In 1982 a sponge diver spotted a ‘metal biscuit with ears’ on the seabed off the southwest coast of Turkey. It was a copper ingot from what is now known as the Uluburun ship, a single-mast sailing boat built of cedarwood from Mount Lebanon, which sank around 1300 bce. The wreck was lying at a depth to which archaeologists could safely scuba dive for only twenty minutes at a time, twice a day. Even then, the excavation director said, they ‘felt as though they had had two martinis before starting’. It took almost 23,000 dives to map the wreck and retrieve the cargo.
It was worth the effort: the quantity, variety and value of the goods the ship was carrying were astonishing. There were ten tons of Cypriot copper, and more than a ton of tin, probably from Afghanistan – enough to make more than three hundred suits of armour. There was coloured glass from Egypt, ostrich eggs (which would have been made into vases) and textiles dyed purple, a colour obtained from sea snails harvested and crushed in their millions for a product worth its weight in silver. There were storage jars containing half a ton of terebinth resin for perfumes and incense. There were spices – coriander, cumin, safflower, sumac – and almonds, pine nuts, dried figs, pomegranates, barley, olives, grapes, beads of glass and faience, vessels of metal and wood, carved ivory. There was pottery from Cyprus and the Aegean, silver from Anatolia and gold from Egypt, including a scarab inscribed with the name of Nefertiti, wife of the pharaoh Akhenaten. There was a stone mace from the Balkans, Sudanese blackwood, elephant and hippopotamus tusks, musical instruments and a six-inch sculpture of a Levantine god.
The discovery was sensational, but it shouldn’t have been a surprise. In 1887, a peasant woman gathering fuel in Amarna in Middle Egypt, Akhenaten’s capital city, found a collection of clay tablets. The tablets contained a couple of decades’ worth of royal and bureaucratic correspondence from the reigns of Akhenaten and his father, Amenhotep III. One of the major themes of the letters is the exchange of gifts between kings, including the rulers of the Hittites in Anatolia, the Mitanni in Northern Mesopotamia and the Kassites in Babylon. These rulers called one another ‘brother’ and sent gifts of precious metals, perfume, jewellery, thrones, linen, ebony, grain, gold and particular kinds of people: artisans, attendants and brides. The kings were particularly keen to send off their daughters, with appropriate dowries: Amenhotep III married the daughters of two Kassite kings, two Mitanni kings and a king of Arzawa in southwestern Turkey. The niceties had to be observed, however, and when Kadashman-Enlil of Babylon wrote to the pharaoh that if the gold he had been promised arrived by a certain time, he would send his daughter in return, Amenhotep chastised him: ‘It is a fine thing that you give your daughters in order to acquire a nugget of gold from your neighbours!’ The breach of etiquette didn’t stop him taking up the offer.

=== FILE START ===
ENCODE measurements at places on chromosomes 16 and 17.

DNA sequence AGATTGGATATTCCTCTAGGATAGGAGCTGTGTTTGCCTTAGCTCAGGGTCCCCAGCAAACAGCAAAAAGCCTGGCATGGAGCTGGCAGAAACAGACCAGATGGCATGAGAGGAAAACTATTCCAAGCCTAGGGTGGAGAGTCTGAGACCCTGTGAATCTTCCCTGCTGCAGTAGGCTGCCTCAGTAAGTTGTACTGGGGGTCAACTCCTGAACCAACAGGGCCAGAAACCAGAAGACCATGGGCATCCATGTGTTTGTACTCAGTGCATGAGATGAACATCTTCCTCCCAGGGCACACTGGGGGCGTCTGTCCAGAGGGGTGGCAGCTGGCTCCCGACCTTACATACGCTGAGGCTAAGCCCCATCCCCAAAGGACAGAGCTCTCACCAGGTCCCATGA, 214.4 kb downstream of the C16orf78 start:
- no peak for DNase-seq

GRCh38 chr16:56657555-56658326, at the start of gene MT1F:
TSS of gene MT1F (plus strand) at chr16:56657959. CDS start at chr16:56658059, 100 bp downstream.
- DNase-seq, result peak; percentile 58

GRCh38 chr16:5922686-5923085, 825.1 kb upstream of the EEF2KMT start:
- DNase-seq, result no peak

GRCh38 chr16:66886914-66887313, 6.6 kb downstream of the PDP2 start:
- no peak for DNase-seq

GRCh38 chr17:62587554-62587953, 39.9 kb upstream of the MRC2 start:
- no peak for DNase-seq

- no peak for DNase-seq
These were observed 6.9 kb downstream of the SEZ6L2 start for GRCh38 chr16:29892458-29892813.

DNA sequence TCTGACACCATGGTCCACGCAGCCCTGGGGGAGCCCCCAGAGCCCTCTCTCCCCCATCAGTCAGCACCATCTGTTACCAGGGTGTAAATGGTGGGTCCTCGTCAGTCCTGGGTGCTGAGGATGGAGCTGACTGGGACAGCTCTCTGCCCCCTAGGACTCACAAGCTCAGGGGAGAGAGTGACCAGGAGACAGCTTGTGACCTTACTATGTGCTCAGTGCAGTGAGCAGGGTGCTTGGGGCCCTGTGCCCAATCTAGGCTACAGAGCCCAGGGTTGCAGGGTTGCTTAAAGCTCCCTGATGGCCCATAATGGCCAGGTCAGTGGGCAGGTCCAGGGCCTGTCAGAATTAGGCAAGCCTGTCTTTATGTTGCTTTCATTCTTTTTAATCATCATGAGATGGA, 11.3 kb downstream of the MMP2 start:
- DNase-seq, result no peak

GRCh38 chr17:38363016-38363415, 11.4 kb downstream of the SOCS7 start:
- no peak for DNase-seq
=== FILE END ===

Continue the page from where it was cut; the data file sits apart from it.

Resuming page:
The international exchange of letters, gifts, gold and women came to a relatively abrupt end between 1225 and 1150 bce, with the fall of the Hittite and Kassite empires, as well as the Aegean kingdoms we now call Mycenaean, and the violent destruction or abandonment of a series of important Bronze Age sites in the Levant, Turkey, Cyprus and mainland Greece. Even Egypt gradually lost its grip on the Levantine territory it had held for centuries. The prime suspects for this series of collapses have traditionally been identified as the mysterious ‘Sea Peoples’ who came from the West, possibly the Aegean, to attack and then settle in the Eastern Mediterranean.
Eric Cline’s engaging book shows that this can’t be right. For one thing, there is very little evidence for a coherent group of Sea Peoples, a modern name for two different coalitions that contemporary inscriptions claimed came from both sea and land to attack Egypt – unsuccessfully – first in 1207 bce, and then in 1177. Whoever these people were, and wherever they came from, there is nothing to link them with the wholesale destruction at the end of the Bronze Age, much of which in fact happened before they appeared on the scene. In several cases, there are more plausible culprits: the Hittites claimed responsibility for the conquest of Cyprus, the Kashka may well have brought about the Hittites’ own downfall, and we know that the Kassite kingdom fell to the Elamites. Cline surveys other possible causes of collapse: internal rebellions, declining trade, earthquakes and climate change. The latest pollen analysis suggests that there was a dramatic decrease in vegetation in the area between 1250 and 1100, a period which also saw the highest temperatures recorded in the Greenland icecap in five millennia. Contemporary texts record rising grain prices in Egypt and famine further north. But all of these problems should have been surmountable, and there are clear signs of rebuilding after major earthquakes around 1250 at both Mycenae and Ugarit.